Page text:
Informatica Big data Management ( BDM)

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Informatica Big Data Management enables the companies to process large, diverse, and fast changing data sets so we can get clear understanding into the data. Use Big Data Management to execute big data integration and transformation without writing or maintaining external code.

Use Informatica BDM to collect diverse data faster, build business logic in a visual environment, and take out hand-coding to get insights on the data.

We can consider implementing a big data project in the following scenarios.

The volume of the data that you want to process is greater than 10 terabytes.

You need to analyze or capture data changes in microseconds.

The data sources are changed and range from unstructured text to social media data.

We can perform run-time processing in the native environment or in a non-native environment. The native environment is the Informatica domain where the Data Integration Service performs all run-time processing. Use the native run-time environment to process data that is less than 10 terabytes. A non-native environment is a distributed cluster outside of the Informatica domain, such as Hadoop or Databricks, where the Data Integration Service can push run-time processing. Use a non-native run-time environment to optimize mapping performance and process data that is greater than 10 terabytes.


In this vast data sphere of Hadoop and NoSQL, the fame has moved on big data processing engines. At present there are many big data engines making it inconvenient for the organizations to opt the right processing engine for their big data integration specifications. Spark is a new technology that’s enabling new use cases such as machine learning, graph processing and providing scale for big data.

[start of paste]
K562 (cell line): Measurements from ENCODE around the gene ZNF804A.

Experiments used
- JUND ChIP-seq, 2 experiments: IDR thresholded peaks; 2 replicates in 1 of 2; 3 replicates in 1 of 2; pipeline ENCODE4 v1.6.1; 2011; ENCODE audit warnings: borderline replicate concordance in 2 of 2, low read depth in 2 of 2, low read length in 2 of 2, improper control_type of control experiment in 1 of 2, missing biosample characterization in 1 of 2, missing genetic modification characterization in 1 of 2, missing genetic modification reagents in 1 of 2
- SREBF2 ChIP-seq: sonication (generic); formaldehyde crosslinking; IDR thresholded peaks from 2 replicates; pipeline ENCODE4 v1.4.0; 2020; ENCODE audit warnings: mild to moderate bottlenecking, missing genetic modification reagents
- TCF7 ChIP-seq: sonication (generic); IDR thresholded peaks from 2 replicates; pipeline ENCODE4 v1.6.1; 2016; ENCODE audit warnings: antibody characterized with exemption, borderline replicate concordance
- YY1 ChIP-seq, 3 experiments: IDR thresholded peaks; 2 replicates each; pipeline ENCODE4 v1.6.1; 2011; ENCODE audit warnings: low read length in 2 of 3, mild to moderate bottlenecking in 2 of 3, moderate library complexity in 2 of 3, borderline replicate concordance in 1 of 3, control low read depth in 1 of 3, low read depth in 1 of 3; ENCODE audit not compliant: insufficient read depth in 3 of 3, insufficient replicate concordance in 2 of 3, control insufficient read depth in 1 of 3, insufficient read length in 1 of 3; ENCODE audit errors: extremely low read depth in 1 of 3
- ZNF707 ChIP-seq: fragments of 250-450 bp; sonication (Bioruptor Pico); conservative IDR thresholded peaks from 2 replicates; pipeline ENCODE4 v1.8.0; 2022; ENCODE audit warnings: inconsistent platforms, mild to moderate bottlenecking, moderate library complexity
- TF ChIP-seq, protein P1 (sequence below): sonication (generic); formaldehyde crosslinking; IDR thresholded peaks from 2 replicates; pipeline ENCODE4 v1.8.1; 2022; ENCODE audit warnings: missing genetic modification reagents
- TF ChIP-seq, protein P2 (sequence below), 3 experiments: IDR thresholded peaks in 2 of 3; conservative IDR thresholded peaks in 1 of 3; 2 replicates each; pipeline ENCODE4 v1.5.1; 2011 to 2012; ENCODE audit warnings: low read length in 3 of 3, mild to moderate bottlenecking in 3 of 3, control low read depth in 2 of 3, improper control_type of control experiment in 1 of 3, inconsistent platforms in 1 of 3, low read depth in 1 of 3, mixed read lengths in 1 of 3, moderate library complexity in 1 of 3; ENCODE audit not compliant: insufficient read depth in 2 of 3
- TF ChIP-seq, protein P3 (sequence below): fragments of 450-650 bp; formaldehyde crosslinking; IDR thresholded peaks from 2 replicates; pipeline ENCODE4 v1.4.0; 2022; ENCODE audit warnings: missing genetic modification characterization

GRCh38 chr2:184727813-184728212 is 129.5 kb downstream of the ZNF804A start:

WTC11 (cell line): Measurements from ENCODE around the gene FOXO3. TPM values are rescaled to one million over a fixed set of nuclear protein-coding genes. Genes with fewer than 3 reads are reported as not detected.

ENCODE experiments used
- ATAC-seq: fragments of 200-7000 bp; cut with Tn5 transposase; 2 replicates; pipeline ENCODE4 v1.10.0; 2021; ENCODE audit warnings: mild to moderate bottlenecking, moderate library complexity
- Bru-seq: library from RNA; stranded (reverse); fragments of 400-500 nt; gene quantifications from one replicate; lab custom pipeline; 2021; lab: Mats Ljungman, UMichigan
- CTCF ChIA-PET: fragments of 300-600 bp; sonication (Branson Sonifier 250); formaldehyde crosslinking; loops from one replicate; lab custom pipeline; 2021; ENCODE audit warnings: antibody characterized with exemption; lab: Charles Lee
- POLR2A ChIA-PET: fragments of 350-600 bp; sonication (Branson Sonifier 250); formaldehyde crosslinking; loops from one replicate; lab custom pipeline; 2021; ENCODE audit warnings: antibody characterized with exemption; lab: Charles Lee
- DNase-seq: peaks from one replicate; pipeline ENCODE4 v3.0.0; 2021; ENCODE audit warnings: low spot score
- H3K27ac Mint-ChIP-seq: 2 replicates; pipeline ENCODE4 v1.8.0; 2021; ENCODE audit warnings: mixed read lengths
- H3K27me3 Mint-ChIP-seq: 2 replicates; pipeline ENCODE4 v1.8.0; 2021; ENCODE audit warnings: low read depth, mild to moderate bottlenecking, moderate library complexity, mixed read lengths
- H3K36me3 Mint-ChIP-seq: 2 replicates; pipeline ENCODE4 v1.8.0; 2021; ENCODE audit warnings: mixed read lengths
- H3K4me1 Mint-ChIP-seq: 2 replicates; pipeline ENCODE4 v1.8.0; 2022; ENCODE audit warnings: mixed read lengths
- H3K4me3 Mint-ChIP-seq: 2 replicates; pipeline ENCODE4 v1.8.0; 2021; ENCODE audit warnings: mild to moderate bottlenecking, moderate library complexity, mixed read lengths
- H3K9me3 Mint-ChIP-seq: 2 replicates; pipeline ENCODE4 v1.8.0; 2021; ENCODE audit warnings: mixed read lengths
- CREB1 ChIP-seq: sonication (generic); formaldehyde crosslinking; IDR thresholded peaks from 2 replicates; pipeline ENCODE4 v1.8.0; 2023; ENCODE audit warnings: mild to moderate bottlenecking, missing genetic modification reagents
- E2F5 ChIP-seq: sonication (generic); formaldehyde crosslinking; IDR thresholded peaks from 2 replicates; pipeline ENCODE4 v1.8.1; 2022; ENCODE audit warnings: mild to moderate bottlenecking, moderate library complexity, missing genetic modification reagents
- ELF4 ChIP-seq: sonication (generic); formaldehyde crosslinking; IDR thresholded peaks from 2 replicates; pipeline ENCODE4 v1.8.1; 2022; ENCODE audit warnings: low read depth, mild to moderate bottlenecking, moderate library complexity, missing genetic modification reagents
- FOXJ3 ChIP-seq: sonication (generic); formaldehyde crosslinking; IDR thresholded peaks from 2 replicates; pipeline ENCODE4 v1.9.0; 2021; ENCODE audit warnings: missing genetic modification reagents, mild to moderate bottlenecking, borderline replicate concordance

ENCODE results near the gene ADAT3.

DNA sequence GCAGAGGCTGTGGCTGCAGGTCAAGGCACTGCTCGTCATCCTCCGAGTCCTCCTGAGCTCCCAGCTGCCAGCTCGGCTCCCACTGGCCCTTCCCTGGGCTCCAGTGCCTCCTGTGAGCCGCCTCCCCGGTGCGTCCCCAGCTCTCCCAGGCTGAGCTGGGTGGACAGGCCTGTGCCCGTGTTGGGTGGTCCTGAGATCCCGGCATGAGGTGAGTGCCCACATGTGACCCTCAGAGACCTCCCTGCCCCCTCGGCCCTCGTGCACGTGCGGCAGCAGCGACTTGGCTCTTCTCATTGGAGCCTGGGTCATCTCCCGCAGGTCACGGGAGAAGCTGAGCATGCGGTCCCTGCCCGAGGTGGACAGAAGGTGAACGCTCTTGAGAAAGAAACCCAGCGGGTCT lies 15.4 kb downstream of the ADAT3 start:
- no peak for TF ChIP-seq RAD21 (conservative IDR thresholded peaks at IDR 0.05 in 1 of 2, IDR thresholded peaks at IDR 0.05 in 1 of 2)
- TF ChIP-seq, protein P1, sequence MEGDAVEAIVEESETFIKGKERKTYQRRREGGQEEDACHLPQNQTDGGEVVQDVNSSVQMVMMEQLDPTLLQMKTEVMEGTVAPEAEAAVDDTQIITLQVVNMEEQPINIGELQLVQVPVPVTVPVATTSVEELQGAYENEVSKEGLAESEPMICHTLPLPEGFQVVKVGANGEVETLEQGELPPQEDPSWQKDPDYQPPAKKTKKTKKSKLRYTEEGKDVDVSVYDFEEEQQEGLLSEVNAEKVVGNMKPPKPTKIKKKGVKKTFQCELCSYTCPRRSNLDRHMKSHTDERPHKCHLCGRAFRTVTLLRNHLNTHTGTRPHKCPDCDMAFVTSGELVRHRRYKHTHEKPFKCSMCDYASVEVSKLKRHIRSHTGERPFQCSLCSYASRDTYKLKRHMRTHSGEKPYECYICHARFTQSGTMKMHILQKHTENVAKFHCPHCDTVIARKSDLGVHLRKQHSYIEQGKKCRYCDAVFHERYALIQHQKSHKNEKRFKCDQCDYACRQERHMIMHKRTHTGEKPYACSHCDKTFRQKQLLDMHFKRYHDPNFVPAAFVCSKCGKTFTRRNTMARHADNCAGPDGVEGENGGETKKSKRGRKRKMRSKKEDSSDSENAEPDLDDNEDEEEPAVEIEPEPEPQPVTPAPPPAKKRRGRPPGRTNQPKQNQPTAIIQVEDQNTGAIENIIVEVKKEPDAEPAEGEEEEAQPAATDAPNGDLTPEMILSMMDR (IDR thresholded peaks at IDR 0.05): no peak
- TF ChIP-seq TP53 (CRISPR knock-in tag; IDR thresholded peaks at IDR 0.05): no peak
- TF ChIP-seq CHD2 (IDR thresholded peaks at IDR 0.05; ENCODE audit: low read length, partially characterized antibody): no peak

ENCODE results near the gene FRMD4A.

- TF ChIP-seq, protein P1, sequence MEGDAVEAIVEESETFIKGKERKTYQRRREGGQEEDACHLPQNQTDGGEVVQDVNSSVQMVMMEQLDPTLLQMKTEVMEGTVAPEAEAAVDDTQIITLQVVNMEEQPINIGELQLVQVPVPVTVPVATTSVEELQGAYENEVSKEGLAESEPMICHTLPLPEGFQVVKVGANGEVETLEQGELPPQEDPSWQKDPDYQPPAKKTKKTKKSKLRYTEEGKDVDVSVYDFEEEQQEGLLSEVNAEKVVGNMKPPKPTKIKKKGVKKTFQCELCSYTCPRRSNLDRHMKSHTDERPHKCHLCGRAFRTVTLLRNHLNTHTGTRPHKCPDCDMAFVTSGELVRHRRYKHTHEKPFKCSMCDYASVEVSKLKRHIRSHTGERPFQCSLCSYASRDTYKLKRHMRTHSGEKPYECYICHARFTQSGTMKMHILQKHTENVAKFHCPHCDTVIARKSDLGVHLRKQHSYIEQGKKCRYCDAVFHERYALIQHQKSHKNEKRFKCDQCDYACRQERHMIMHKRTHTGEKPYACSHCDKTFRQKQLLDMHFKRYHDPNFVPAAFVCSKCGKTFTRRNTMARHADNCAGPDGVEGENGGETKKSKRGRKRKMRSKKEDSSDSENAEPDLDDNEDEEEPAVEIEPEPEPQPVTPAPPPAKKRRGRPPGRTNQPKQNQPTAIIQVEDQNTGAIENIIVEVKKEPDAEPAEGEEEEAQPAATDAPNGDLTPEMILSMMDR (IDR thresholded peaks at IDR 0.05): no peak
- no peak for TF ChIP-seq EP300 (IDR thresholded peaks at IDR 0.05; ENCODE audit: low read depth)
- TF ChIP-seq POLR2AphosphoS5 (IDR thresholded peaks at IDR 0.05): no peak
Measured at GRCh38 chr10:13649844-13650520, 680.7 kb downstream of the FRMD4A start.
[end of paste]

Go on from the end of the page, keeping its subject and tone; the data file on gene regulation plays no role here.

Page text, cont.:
However, our latest big data management product shows 2-3 times faster performance over Spark for batch ETL processing by using Informatica Blaze on YARN.

  1. Performance: Performance is an important factor to assess for any big data processing engine.

Concurrency– Running concurrent jobs at the same time is obvious in data integration scenarios. Spark has some limitations as relates to concurrent job execution. Therefore, any data integration tool which packages only Spark will have issues.

Memory use– There are use cases for in-memory processing engines such as Spark but not all use-cases are fit for Spark processing. Since Spark needs lot of memory, it loads a process into memory and keeps it there until further notice, for sake of caching. Spark is well suited for use-cases like interactive queries and machine learning processes that needs to move over the same data many times.

Performance benchmark– TPC benchmarks are the best way to provide a vendor-neutral assessment for the performance and price-to-performance ratio.

  1. Layer of abstraction:The development of YARN for resource management capability and the migration from the MapReduce programming framework to Spark as the new processing engine were all recent developments. The answer to question of whether a software vendor supports an abstraction layer, you can future proof your big data management platform against changing big data technologies.
  2. Extent of functionality:

– Big data is much more than just big data integration.

– To be successful at a big data project, a software vendor must talk to you about the big data management framework, which consists of big data integration, big data governance, and big data security.

-Breadth of functionality is a key factor when talking to vendors.

– Look for software that provide functionality for your entire company ,from the business analyst who needs to profile data on Hadoop or provide data quality rules or governance for the big data landscape, to a developer who needs to be able to parse complex files or build complex transformations.

Unfortunately, this benchmark was misleading for the following reasons:

-Benchmark compares Disk I/O intensive map-reduce engine against in-memory spark engine on a single memory optimized Amazon Instance (VM).

– The use case was executed using only 12 million records on a cluster with 4 CPUs, 30.5 GB Memory, and 200 GB Storage, which is hardly representative of a real-world big data environment.

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